Mobile Nostalgia

Mobile memories shared on Facebook provide a nostalgic look back in time.

The Roxy Theatre, once located on St. Stephen’s Road, opened in 1939 and closed in the mid-’80s. Erik Overbey Collection, The Doy Leale McCall Rare Book and Manuscript Library, University of South Alabama

Members of a fast-growing online group are grateful to reminisce, waxing nostalgic over photos of Mobile from long ago. Remember when the Bankhead Tunnel opened? How about when photographers used to prowl Downtown streets and snap pictures of people walking by? Were you around when the war effort swelled Mobile’s population?

The Facebook group, Mobile Alabama Nostalgia “Back In The Day,” marked its fifth anniversary in March. The community’s interest in the group is clear; during one eight-week period earlier this year, more than 800 new members joined.

“It was originally started as an idea for baby boomers in the Mobile area,” says Ben C. Preston, group administrator. While not a native of Mobile, Preston has lived here since 1951 — he was 8 years old. He grew up to become a Marine, sell real estate and operate various businesses. He took over running the group a couple of months after it started, when it had a scant 120 members. Now, with 23,000 members, the group has expanded to include photos of events and places that predate the baby boomers, such as when Confederate soldiers paraded through Mobile in 1906.

“The site is addictive to anyone with an interest in Mobile’s history,” says Tom McGehee, museum director of the Bellingrath Home. McGehee moved to the Port City from Bronxville, New York, in 1978, but he grew up hearing about this history from his father, a native of Mobile.

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A post about the Bankhead Tunnel’s opening in 1941 prompted this response from Campbell Rayford: “My father, Howard Rayford, was the first one to pay the toll through the tunnel at the opening. My sister has the quarter today, as a charm on her charm bracelet. He was asked to pay the last toll when they ended the toll charge. It’s our family’s claim to fame!” 

Talk of the tunnel prompted Gayle Richards Alexander to add: “The dirt excavated while building the tunnel was given to Ashland Place United Methodist Church. It was used to build up the ground to make the foundation level. So, our church sits on Mobile River mud!”

The slideshow of photos Preston compiled of the Bankhead Tunnel found an audience far beyond the membership of the Facebook group and racked up about 80,000 views.

Mobile newsboy, 1914. Photo courtesy Library of Congress.

“I know we have teachers and professors using some of our stories in their classrooms,” Preston says, “and I’ve seen copies of my work shared on hundreds of other websites.” 

He counts as members in the group people from across the United States and from 10 foreign countries. The photos Preston posts come from members or belong in the public domain. For one post, he shared a 10-minute government documentary about Mobile from 1943, called “War Town,” which showed the dramatic influx of people swarming into the area to join the war effort.

“I remember all of this so well!” 92-year-old Mobile resident Euna Newell commented.

Woolworth’s in downtown Mobile, circa 1950. Erik Overbey Collection, The Doy Leale McCall Rare Book and Manuscript Library, University of South Alabama.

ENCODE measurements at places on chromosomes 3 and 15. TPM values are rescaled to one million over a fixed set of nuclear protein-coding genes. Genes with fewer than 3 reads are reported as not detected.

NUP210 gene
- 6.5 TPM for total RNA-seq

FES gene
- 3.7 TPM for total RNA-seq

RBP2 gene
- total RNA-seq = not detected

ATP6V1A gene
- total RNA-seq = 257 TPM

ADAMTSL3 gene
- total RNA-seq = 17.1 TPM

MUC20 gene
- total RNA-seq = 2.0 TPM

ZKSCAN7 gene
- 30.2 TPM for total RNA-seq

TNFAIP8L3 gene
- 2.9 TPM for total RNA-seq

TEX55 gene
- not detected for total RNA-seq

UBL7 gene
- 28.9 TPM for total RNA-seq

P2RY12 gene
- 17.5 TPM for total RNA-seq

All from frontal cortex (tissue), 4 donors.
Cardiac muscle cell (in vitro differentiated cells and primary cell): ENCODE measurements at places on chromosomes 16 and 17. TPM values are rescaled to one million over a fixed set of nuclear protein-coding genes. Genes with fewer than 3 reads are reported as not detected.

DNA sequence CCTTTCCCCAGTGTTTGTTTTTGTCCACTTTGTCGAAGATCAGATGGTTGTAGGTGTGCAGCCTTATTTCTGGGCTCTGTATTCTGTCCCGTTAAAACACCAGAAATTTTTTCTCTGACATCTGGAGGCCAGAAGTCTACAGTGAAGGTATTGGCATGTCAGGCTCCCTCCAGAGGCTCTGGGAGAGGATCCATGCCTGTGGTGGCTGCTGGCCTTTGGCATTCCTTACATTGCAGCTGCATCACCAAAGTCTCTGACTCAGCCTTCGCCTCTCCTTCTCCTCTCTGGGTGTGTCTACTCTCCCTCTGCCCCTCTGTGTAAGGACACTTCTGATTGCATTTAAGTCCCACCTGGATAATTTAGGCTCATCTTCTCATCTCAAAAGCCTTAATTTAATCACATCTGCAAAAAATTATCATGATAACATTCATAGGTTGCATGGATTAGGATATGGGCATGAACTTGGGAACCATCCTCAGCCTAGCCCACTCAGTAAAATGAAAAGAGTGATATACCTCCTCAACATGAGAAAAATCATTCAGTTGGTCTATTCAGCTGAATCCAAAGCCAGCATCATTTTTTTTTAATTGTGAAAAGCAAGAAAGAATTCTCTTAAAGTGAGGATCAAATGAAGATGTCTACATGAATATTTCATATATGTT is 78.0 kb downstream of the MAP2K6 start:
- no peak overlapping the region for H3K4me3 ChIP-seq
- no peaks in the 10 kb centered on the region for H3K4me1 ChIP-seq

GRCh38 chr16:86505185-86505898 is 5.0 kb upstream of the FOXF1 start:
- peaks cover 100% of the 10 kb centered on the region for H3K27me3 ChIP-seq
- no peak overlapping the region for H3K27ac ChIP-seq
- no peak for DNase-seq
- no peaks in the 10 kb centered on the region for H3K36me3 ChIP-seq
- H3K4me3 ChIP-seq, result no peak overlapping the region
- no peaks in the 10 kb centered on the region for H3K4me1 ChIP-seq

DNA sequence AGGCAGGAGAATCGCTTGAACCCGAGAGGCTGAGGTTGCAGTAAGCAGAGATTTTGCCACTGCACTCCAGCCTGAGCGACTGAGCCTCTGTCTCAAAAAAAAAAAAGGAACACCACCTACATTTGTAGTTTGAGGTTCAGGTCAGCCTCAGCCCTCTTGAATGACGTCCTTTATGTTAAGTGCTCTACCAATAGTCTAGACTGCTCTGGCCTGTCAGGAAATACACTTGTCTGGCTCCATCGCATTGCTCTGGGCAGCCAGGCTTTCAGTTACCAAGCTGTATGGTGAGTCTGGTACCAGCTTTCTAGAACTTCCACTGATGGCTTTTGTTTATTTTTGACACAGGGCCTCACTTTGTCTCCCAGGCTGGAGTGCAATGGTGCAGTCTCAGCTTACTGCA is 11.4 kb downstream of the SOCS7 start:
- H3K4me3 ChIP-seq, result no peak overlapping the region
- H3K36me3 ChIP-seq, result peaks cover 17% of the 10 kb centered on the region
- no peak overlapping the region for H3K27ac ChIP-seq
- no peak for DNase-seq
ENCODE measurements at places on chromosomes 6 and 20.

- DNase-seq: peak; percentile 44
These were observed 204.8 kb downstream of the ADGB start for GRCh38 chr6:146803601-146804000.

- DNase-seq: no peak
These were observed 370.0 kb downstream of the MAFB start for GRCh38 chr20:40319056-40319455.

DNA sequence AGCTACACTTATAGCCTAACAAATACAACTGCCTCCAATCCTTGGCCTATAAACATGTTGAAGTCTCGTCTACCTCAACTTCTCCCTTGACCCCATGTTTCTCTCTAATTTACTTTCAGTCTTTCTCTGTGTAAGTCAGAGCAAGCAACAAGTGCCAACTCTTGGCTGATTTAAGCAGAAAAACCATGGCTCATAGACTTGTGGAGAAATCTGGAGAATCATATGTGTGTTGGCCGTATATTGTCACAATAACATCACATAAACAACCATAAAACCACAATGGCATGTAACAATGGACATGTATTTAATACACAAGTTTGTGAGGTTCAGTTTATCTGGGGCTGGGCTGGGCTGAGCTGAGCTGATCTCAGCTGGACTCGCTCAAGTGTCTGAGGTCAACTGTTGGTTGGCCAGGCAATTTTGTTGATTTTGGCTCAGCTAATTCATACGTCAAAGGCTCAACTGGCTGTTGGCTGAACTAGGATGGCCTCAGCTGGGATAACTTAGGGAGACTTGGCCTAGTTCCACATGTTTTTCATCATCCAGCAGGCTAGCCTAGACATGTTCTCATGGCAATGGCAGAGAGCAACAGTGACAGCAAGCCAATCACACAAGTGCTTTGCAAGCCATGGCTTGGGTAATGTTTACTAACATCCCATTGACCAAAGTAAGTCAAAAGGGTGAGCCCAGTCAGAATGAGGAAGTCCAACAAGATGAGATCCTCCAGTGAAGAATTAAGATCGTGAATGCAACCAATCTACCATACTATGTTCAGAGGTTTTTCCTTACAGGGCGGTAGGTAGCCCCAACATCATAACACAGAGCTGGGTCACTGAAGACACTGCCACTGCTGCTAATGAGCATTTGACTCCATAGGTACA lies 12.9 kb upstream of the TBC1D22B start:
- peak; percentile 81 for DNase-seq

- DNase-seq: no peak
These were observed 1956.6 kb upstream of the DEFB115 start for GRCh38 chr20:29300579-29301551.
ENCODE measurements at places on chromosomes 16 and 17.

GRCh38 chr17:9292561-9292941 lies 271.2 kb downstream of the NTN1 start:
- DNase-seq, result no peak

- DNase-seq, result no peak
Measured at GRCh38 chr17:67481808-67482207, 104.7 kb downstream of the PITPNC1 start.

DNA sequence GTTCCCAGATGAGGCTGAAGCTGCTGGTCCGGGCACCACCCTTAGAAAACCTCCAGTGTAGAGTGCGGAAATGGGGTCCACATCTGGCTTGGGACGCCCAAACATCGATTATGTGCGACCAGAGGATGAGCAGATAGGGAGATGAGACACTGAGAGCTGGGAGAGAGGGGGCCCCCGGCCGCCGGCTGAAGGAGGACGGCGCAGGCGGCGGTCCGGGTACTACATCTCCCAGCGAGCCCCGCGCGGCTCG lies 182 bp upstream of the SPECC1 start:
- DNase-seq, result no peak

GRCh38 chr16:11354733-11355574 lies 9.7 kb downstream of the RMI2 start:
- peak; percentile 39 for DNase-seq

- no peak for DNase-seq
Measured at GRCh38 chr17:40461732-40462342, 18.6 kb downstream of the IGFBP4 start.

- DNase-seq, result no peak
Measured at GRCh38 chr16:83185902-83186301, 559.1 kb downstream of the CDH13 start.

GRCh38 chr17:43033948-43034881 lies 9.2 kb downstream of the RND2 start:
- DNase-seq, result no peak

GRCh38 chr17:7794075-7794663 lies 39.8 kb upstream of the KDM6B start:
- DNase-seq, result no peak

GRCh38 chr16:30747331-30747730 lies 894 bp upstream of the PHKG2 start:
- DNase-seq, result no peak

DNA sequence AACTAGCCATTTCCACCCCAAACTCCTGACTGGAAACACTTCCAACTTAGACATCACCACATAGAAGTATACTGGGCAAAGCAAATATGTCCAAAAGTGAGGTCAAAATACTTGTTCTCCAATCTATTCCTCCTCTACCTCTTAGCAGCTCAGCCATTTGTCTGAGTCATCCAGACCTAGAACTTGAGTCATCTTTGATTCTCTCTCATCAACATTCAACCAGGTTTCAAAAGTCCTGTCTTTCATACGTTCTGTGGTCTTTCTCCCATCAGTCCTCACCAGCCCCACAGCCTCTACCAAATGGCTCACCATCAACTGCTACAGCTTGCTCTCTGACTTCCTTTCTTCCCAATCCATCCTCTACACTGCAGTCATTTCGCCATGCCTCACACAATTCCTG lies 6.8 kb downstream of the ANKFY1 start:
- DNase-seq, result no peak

Younger members have shared many memories about the days when they dressed up and rode a bus into Downtown. There, they would spend the day shopping at Kress or Woolworth’s or Hammel’s Department Store or simply feeding peanuts to the squirrels in Bienville Square. Photographers hoping to sell pictures went through rolls of film snapping shots of busy sidewalks, mainly those along Dauphin and Royal streets. 

“I remember going Downtown to shop, and my mother made me wear my best Sunday dress and Mary Janes,” Melanie Houseknecht wrote. “There were so many places to shop.” 

Gary Taylor remembered, “Woolworth’s had the best popcorn,” and Faye Johnston noted, “I remember these streets and shops and all the times my parents and I shopped in them. We walked these streets and made memories of a lifetime.”

Hammel’s window display, 1953. Wilson C. Burton Collection, The Doy Leale McCall Rare Book and Manuscript Library, University of South Alabama.

The passage of time carries sorrows about the disappearance of so many fixtures of old Mobile. Johnny’s Drive-In restaurant has vanished from the Loop where it once stood. Movie theaters that once enjoyed a steady flow of customers are gone, including the Azalea, the Crescent and the Roxy. Brookley Air Force Base shut down a half-century ago. Mobile’s electric streetcars stopped running in 1940, their tracks pulled up for scrap metal needed during World War II.

“Like many of you,” Preston wrote on Facebook, “my aging great-grandmom would sit on the front porch and tell me so many stories about traveling by horse, heating the old wooden house with only a fireplace, using outhouses and boards to sit on to use the bathroom … Discovering these photos and hearing from other elderly folks brings history to life and validates their stories. Building this site has become a labor of love for me personally.”

Dauphin Street at Bienville Square, 1901. Photo courtesy Library of Congress.

As long as Preston continues to solicit memories from members of the group, what’s missing from old Mobile won’t ever really be forgotten. As one member, Betty B. Graham, put it: “Lawd, how I miss the old days but am grateful for the wonderful memories! Love me some Mobile.”

A fourth-generation native of Mobile, L. Wayne Hicks now lives in Denver. He has worked for newspapers in Florida and Colorado and written numerous articles about historical events and people for various websites and magazines. 

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